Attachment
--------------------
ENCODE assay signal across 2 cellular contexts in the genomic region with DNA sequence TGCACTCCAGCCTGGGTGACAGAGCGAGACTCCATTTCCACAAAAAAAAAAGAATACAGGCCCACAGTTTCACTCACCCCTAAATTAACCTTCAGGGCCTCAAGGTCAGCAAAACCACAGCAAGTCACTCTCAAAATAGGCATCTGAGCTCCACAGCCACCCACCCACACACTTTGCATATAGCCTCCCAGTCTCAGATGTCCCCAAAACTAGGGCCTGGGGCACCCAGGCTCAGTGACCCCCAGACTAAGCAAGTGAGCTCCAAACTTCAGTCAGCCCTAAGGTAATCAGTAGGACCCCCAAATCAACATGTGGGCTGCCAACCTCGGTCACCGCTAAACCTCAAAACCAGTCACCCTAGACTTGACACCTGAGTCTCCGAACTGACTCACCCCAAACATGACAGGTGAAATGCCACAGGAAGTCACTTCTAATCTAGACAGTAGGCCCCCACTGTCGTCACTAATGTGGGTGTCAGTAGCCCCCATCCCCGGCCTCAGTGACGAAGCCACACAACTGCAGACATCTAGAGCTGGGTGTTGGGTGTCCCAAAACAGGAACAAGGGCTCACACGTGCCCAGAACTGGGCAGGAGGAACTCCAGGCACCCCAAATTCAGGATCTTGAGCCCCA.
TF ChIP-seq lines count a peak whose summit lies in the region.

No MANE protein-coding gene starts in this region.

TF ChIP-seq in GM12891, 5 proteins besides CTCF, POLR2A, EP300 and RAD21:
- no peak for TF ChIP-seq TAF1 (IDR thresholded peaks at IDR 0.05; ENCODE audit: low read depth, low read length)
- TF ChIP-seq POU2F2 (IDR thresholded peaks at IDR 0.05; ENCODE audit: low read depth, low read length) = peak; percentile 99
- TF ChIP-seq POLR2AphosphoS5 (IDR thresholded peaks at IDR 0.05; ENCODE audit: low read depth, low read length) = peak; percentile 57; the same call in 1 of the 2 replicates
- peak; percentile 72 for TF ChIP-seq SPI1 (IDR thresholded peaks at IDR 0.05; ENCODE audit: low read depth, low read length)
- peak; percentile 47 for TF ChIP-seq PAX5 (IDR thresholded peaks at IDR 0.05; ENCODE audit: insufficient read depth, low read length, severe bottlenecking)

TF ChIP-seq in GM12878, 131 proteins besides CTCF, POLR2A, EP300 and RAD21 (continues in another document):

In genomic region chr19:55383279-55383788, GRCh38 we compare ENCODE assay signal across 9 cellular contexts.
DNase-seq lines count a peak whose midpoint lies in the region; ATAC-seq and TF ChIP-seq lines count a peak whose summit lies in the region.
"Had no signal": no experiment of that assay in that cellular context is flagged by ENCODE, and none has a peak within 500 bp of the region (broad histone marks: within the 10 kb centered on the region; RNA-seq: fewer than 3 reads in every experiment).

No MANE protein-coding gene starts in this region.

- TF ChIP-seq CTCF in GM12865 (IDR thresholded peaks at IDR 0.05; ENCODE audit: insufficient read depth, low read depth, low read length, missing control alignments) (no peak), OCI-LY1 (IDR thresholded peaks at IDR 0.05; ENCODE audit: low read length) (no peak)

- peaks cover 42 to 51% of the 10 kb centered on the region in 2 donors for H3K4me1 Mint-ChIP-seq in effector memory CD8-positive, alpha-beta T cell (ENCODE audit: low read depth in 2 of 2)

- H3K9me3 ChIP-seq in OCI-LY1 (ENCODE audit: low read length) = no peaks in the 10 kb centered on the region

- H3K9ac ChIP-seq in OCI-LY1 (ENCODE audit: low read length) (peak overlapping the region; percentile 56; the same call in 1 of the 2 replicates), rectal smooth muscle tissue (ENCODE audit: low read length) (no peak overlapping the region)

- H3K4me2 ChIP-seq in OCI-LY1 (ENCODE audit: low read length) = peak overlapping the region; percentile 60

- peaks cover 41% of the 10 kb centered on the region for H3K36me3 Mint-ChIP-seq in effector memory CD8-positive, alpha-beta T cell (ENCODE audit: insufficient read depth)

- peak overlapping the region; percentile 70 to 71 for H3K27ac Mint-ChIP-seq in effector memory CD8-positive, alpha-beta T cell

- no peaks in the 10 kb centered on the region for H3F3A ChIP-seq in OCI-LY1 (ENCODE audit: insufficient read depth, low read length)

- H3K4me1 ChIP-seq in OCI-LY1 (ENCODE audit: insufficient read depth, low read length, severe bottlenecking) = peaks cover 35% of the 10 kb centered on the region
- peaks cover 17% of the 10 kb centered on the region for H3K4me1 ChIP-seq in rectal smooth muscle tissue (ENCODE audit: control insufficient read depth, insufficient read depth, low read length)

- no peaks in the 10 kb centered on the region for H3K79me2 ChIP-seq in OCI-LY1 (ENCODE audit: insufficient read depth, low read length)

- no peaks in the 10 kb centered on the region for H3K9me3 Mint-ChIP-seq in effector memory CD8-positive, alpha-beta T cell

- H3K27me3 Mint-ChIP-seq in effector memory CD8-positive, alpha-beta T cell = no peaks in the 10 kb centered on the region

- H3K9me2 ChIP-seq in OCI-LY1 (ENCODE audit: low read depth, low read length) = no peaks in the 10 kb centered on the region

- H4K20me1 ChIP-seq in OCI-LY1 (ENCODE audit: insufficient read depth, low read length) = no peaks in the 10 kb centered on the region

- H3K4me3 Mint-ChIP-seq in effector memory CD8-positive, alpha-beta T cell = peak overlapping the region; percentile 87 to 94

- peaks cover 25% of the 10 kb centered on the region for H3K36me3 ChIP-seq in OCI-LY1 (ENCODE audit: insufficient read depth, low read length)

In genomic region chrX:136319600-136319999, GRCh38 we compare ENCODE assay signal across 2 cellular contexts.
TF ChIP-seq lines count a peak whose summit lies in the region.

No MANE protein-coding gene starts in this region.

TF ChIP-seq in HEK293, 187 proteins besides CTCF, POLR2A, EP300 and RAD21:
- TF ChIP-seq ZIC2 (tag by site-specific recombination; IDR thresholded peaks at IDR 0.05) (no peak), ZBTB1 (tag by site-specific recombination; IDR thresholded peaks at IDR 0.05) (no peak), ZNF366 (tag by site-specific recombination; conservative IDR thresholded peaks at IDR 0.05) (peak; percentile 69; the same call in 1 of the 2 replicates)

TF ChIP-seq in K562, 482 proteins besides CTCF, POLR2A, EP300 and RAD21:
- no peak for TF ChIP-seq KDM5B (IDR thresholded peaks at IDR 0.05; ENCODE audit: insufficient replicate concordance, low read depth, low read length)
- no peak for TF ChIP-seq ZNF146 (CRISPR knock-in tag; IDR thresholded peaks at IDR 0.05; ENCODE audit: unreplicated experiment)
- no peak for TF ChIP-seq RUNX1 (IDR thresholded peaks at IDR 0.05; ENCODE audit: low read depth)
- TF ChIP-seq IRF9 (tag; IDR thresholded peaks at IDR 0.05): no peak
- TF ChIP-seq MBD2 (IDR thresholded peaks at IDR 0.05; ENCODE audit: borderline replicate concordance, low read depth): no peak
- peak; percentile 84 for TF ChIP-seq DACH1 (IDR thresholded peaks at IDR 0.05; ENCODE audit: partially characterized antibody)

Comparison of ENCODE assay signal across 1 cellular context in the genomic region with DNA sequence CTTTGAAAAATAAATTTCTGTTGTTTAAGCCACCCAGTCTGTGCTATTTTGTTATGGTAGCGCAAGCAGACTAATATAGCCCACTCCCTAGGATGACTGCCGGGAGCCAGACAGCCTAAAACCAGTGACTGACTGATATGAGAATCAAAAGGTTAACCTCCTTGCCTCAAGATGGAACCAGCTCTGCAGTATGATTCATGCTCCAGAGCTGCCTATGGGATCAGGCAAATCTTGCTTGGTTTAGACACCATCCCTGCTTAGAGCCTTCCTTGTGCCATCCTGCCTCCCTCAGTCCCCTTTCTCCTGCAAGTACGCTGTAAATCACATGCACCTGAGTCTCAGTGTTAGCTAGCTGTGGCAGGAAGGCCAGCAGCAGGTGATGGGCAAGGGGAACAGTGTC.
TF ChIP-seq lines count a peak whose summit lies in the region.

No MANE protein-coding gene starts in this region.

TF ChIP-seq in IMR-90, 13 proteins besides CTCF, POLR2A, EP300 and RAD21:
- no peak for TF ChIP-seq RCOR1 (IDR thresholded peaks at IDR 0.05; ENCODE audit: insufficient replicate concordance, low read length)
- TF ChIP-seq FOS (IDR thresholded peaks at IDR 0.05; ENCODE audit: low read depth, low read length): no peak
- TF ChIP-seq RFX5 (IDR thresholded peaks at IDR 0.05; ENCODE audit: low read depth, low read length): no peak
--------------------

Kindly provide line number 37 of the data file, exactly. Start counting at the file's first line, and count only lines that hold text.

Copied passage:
TF ChIP-seq in K562, 482 proteins besides CTCF, POLR2A, EP300 and RAD21: